Titicut Follies - 50th Anniversary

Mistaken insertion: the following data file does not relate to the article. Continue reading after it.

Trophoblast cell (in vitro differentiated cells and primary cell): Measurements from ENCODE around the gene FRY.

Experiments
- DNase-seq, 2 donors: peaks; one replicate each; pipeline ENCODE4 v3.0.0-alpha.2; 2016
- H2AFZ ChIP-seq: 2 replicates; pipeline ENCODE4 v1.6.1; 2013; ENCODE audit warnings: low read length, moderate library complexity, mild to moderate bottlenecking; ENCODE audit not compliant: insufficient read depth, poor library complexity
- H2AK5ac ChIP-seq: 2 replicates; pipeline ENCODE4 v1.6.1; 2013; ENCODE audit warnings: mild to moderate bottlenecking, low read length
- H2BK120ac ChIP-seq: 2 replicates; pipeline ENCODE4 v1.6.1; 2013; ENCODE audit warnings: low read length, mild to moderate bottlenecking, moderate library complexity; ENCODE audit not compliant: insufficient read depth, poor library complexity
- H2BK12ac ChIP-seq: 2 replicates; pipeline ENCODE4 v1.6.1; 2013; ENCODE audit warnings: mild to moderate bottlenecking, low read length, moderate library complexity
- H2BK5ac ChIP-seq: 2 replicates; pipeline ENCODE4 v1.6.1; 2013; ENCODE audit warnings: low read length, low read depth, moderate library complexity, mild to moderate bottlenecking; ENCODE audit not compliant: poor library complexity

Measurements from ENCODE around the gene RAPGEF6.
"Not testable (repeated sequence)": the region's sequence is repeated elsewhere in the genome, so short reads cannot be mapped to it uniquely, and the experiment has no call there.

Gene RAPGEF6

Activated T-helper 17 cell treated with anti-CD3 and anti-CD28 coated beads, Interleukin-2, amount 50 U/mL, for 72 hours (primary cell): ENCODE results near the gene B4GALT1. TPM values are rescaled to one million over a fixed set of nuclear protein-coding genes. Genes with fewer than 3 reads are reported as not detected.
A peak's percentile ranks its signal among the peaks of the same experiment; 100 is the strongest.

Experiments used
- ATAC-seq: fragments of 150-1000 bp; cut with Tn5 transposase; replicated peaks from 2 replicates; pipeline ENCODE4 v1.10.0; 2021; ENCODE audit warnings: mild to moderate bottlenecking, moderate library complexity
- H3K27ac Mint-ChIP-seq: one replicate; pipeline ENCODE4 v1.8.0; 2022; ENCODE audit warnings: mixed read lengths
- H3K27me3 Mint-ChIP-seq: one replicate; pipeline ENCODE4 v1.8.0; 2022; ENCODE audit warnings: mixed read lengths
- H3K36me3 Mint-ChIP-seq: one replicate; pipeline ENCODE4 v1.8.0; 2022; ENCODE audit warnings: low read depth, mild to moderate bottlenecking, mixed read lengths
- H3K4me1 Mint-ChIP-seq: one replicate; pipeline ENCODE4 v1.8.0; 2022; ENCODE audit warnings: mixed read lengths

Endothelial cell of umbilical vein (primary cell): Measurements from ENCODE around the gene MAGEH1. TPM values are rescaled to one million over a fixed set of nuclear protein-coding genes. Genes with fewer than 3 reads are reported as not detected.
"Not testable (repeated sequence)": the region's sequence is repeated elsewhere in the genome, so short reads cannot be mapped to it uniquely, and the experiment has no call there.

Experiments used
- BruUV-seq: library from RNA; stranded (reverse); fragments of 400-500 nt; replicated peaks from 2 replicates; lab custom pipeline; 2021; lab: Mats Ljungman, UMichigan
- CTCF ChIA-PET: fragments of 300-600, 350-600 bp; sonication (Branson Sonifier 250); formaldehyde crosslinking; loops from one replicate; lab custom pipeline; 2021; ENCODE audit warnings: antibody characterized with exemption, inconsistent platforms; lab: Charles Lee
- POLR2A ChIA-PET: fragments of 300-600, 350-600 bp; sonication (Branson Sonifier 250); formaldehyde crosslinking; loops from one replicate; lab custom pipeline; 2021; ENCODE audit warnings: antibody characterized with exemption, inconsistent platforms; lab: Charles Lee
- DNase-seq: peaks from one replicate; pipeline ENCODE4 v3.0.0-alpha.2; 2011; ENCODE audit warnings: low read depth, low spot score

TITICUT FOLLIES is a stark and graphic portrayal of the conditions that existed at the State Prison for the Criminally Insane at Bridgewater, Massachusetts. The film documents the various ways the inmates were treated by the guards, social workers and psychiatrists. Producer, Director, & Editor: Frederick Wiseman. 1967 / USA / 84 Minutes / DCP. TITICUT FOLLIES was the beginning of the documentary career of Fred Wiseman, a Boston-born lawyer turned filmmaker. In 1968 the Massachusetts Superior Court ordered the film to be recalled from distribution and called for all copies to be destroyed, citing the state's concerns about "violations of the patients' privacy and dignity", though most agreed that the real concern was with the reputation of Massachusetts, rather than the welfare of the inmates. The ban on public screenings remained in place until 1991. It is the first known instance in the history of the American film industry that a film was banned from general distribution for reasons other than obscenity, immorality or national security. "A principled and gravely disturbing look into the void... Now, 50 years later, the film can be seen for what it was: a work of political art and moral courage." - Manohla Dargis, N.Y. Times. "A calm, cool and ultimately horrifying look at conditions in a state prison...a small, black-and-white picture, laconic, abrasive, occasionally awkward and always compelling. Its content dictates its style, which is that of honest, thoroughly committed cinema reportage.... The result is an extraordinarily candid picture of a modern Bedlam, where the horrors are composed of indifference and patronizing concern." - Vincent Canby, N.Y. Times.